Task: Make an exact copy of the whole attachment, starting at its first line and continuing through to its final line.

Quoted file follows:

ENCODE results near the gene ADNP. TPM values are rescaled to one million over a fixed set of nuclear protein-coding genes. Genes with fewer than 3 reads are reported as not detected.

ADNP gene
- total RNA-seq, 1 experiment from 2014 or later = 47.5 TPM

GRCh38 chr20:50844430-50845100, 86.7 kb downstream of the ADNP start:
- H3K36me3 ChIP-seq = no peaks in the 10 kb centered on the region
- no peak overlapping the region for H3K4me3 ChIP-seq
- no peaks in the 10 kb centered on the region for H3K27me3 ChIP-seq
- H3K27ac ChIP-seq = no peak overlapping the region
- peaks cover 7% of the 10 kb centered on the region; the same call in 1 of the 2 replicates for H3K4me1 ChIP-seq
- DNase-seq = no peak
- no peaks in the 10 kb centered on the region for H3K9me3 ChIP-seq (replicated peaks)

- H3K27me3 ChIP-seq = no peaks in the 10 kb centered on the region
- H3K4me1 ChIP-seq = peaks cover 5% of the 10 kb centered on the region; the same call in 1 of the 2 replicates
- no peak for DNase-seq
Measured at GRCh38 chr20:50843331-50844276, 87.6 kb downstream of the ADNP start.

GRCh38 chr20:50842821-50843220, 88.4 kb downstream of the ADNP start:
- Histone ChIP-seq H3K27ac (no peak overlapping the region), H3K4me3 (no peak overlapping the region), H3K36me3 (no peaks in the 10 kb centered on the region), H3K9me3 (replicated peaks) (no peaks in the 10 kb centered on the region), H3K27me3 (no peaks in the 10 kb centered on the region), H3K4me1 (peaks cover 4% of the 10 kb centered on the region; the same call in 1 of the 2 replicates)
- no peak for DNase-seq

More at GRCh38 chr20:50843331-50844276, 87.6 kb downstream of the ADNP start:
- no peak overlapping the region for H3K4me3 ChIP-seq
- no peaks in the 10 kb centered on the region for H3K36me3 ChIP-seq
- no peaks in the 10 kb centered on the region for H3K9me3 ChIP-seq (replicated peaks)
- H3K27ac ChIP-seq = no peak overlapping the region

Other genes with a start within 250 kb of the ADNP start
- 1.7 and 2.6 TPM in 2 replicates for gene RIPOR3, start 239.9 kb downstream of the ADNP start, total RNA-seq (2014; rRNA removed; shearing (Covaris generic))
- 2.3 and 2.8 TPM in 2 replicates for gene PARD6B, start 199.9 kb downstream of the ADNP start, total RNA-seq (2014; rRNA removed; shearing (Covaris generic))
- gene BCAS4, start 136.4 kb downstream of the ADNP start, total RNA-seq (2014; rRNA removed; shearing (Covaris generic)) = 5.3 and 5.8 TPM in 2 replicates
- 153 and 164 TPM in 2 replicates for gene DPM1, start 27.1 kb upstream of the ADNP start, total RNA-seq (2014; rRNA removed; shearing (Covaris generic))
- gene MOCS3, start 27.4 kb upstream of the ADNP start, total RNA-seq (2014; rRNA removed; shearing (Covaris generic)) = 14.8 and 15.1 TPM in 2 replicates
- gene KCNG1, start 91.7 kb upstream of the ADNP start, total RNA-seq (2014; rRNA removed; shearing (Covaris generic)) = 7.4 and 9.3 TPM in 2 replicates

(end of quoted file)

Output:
ENCODE results near the gene ADNP. TPM values are rescaled to one million over a fixed set of nuclear protein-coding genes. Genes with fewer than 3 reads are reported as not detected.

ADNP gene
- total RNA-seq, 1 experiment from 2014 or later = 47.5 TPM

GRCh38 chr20:50844430-50845100, 86.7 kb downstream of the ADNP start:
- H3K36me3 ChIP-seq = no peaks in the 10 kb centered on the region
- no peak overlapping the region for H3K4me3 ChIP-seq
- no peaks in the 10 kb centered on the region for H3K27me3 ChIP-seq
- H3K27ac ChIP-seq = no peak overlapping the region
- peaks cover 7% of the 10 kb centered on the region; the same call in 1 of the 2 replicates for H3K4me1 ChIP-seq
- DNase-seq = no peak
- no peaks in the 10 kb centered on the region for H3K9me3 ChIP-seq (replicated peaks)

- H3K27me3 ChIP-seq = no peaks in the 10 kb centered on the region
- H3K4me1 ChIP-seq = peaks cover 5% of the 10 kb centered on the region; the same call in 1 of the 2 replicates
- no peak for DNase-seq
Measured at GRCh38 chr20:50843331-50844276, 87.6 kb downstream of the ADNP start.

GRCh38 chr20:50842821-50843220, 88.4 kb downstream of the ADNP start:
- Histone ChIP-seq H3K27ac (no peak overlapping the region), H3K4me3 (no peak overlapping the region), H3K36me3 (no peaks in the 10 kb centered on the region), H3K9me3 (replicated peaks) (no peaks in the 10 kb centered on the region), H3K27me3 (no peaks in the 10 kb centered on the region), H3K4me1 (peaks cover 4% of the 10 kb centered on the region; the same call in 1 of the 2 replicates)
- no peak for DNase-seq

More at GRCh38 chr20:50843331-50844276, 87.6 kb downstream of the ADNP start:
- no peak overlapping the region for H3K4me3 ChIP-seq
- no peaks in the 10 kb centered on the region for H3K36me3 ChIP-seq
- no peaks in the 10 kb centered on the region for H3K9me3 ChIP-seq (replicated peaks)
- H3K27ac ChIP-seq = no peak overlapping the region

Other genes with a start within 250 kb of the ADNP start
- 1.7 and 2.6 TPM in 2 replicates for gene RIPOR3, start 239.9 kb downstream of the ADNP start, total RNA-seq (2014; rRNA removed; shearing (Covaris generic))
- 2.3 and 2.8 TPM in 2 replicates for gene PARD6B, start 199.9 kb downstream of the ADNP start, total RNA-seq (2014; rRNA removed; shearing (Covaris generic))
- gene BCAS4, start 136.4 kb downstream of the ADNP start, total RNA-seq (2014; rRNA removed; shearing (Covaris generic)) = 5.3 and 5.8 TPM in 2 replicates
- 153 and 164 TPM in 2 replicates for gene DPM1, start 27.1 kb upstream of the ADNP start, total RNA-seq (2014; rRNA removed; shearing (Covaris generic))
- gene MOCS3, start 27.4 kb upstream of the ADNP start, total RNA-seq (2014; rRNA removed; shearing (Covaris generic)) = 14.8 and 15.1 TPM in 2 replicates
- gene KCNG1, start 91.7 kb upstream of the ADNP start, total RNA-seq (2014; rRNA removed; shearing (Covaris generic)) = 7.4 and 9.3 TPM in 2 replicates